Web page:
ü  The Tribunal shall enquire and satisfy itself that the AIR relates to a real accident and is not the result of any collusion and fabrication of an accident

ü  The Tribunal shall by a summary enquiry ascertain the dependent family members/legal heirs. The jurisdictional police shall also enquire and submit the names of the dependent legal heirs.[14]

ü  The Tribunal shall categorise the claim cases registered, into those where the insurer disputes liability and those where the insurer does not dispute the liability.

ü  The insurance companies shall be directed to deposit the admitted amount or the amount determined, with the Claims Tribunals within 30 days of determination. The Tribunals should ensure that the compensation amount is kept in a fixed deposit and disbursed as per the directions contained in Kerala SRTC v. Susamma Thomas.[15]

ü  As the proceedings initiated in pursuance of Sections 158(6) and 166(4) of the Act are different in nature from an application by the victim(s) under Section 166(1) of the Act, Section 170 will not apply. The insurers will therefore be entitled to assist the Tribunal (either independently or with the owners of the vehicles) to verify the correctness in regard to the accident, injuries, age, income and dependants of the deceased victim and in determining the quantum of compensation.

v  Recently, in National Insurance Company Limited vs. Meghji Naran Soratiya,[16] the Supreme Court noticed that in the claim petitions, the Insurance companies are made parties, though special notice is required to be issued to the companies under section 149(2). But the Supreme Court also noted that the Insurance company can be allowed to contest the petitions where grounds are made, by passing short orders.

v  In injury cases, specially where damages sought are high, doctors must be examined. Doctor must be examined to prove the percentage of disability i.e., whether disability is in relation to entire body or in relation to a particular limb.

v  Similarly, in injury Cases, the Petitioner should be directed to produce disability certificate, original bills of medicines and documents relating to accident and treatment before framing issues. Where more than one claim petition arises out of one accident, all claim petitions should as far as possible be tried together

v  A proceedings for award of compensation in regard to a motor accident before the Tribunal can be initiated either on an application for compensation made by the persons aggrieved (claimants) under section 166(1) or section 163A of the Act or suo moto by the Tribunal, by treating any report of accident (forwarded to the tribunal under section 158(6) of the Act as an application for compensation under section 166 (4) of the Act.

v  Normally, the compensation awarded to the claimants should not be released to them immediately. The Supreme Court in various cases has laid guidelines in this regard. In cases of minors, women and illiterate persons, as a matter of abundant precautions, the amount should be invested in long term deposits. Interest should, however, be paid on monthly or quarterly basis to the claimants to meet their day to day expenses. However, in cases of persons who are educated, well established in life and who, the Tribunal feels, can suitably look after their own money, the same may be ordered to be released. This, however, cannot be done in cases of the minor’s share unless it is shown that some portion of the money falling to the share of the minor is required for his education, treatment etc., where the Tribunal may be justified in releasing the amounts.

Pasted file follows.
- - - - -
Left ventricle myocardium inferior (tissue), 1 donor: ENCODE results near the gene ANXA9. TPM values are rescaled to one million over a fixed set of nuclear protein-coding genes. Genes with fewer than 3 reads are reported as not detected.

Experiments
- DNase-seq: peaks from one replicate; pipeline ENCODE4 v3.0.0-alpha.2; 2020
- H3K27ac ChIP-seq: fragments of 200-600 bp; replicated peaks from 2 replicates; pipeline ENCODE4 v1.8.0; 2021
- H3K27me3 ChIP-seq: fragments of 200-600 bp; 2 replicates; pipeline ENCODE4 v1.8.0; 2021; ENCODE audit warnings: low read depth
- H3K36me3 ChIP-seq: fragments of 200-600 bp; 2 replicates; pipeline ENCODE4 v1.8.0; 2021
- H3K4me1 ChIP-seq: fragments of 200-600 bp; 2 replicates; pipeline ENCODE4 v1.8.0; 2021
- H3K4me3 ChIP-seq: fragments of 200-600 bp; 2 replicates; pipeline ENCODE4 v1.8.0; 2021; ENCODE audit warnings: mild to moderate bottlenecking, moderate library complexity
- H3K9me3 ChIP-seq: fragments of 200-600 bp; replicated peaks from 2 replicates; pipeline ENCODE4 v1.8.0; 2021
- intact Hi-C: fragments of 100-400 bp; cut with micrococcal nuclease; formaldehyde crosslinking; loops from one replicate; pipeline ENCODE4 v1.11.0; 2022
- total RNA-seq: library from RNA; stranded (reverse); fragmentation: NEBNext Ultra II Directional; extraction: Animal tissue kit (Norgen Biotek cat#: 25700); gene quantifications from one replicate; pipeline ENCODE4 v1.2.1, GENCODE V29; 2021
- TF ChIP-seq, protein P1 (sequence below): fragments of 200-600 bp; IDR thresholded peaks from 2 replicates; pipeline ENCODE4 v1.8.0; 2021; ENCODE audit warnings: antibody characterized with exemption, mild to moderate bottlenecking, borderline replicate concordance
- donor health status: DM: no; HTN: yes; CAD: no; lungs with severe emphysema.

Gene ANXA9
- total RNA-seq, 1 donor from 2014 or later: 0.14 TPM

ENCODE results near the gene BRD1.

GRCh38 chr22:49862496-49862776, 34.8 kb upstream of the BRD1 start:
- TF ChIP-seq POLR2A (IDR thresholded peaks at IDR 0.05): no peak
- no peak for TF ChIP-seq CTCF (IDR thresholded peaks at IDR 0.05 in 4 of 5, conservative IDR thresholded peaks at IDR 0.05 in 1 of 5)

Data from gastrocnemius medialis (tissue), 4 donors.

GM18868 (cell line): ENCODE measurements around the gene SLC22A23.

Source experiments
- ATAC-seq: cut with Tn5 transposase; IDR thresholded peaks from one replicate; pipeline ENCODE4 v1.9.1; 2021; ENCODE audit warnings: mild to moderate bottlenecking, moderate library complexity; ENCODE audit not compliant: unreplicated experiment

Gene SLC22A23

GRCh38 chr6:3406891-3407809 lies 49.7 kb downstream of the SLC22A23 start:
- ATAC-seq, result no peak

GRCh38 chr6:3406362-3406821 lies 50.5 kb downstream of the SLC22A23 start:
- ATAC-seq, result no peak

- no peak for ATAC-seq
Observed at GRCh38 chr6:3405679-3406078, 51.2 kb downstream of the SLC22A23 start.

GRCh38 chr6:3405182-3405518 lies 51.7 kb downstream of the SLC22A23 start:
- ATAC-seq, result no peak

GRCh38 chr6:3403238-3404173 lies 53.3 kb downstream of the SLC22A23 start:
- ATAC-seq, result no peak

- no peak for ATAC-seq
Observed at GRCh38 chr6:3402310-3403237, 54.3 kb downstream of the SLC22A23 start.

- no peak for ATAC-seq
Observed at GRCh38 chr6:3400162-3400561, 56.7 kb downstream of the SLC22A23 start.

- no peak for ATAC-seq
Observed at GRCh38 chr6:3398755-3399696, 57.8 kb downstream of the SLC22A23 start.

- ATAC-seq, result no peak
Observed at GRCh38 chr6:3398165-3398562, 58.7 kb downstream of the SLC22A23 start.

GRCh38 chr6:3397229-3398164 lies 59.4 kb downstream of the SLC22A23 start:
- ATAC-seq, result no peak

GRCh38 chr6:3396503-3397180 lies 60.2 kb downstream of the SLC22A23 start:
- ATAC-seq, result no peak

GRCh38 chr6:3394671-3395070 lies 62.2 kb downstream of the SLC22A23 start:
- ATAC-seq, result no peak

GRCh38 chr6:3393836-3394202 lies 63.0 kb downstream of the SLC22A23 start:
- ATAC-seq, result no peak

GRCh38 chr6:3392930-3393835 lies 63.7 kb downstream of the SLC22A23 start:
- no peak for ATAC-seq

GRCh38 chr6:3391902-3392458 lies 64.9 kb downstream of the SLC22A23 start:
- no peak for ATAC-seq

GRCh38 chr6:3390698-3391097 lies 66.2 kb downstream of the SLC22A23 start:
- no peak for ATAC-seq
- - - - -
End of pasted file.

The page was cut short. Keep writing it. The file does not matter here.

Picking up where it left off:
[1] Two IIT-Kharagpur Students Killed, One Injured In Road Accident, NDTV Blog, March 02, 2019, https://www.ndtv.com/cities/two-iit-kharagpur-students-killed-one-injured-in-road-accident-2001795
[2]  6 People On Way To Kumbh Mela Killed In Accident In Uttar Pradesh, NDTV Blog, February 02, 2019, https://www.ndtv.com/cities/6-people-on-way-to-kumbh-mela-killed-in-accident-in-uttar-pradesh-1987444
[3] 2o Dead in Kishtwar accidents, concerns raised on road safety, Hakeem Irfan Rashid, Economics Times Blog, Aug 21, 2018,  https://economictimes.indiatimes.com/news/politics-and-nation/20-dead-in-kishtwar-accidents-concerns-raised-on-road-safety/articleshow/65491364.cms
[4] Settlement of Motor Accidents Claim with special reference to Kerala, http://shodhganga.inflibnet.ac.in/bitstream/10603/8947/9/09_chapter%205.pdf
[5] Section 168, Motor Vehicles Act 1988.
[6] Justice Deepak Gupta, Award of compensation under the Motor Vehicles Act 1988, Guiding principles for  motor accidents claims tribunals.
[7] Section 166 (1) and (2) (By the Amendment Act 54 of 1994).
[8] Amendment Act 54 of 1994 (Section 166(3) of the Act, 1988).
[9] Section 166 of the Act. 1988 (S. 110 A of the Act.).
[10] Ibid.
[11] Rathnashalvan v. State of Karnataka, (2007) 3 SCC 474.
[12] Muralidhar v. State of Karnataka, (2014) 5 SCC 730.
[13] Himachal Pradesh Judicial Academy Journnal, Page 31 of 36.
[14] Jai Prakash vs. National Insurance Co. Ltd, (2010) 2 SCC 607.
[15] Kerala SRTC v. Susamma Thomas, 1994 2 SCC 176.
[16] National Insurance Company Ltd. v. Meghji Naran Soratiya and others, 2009(2) RCR (Civil) 558.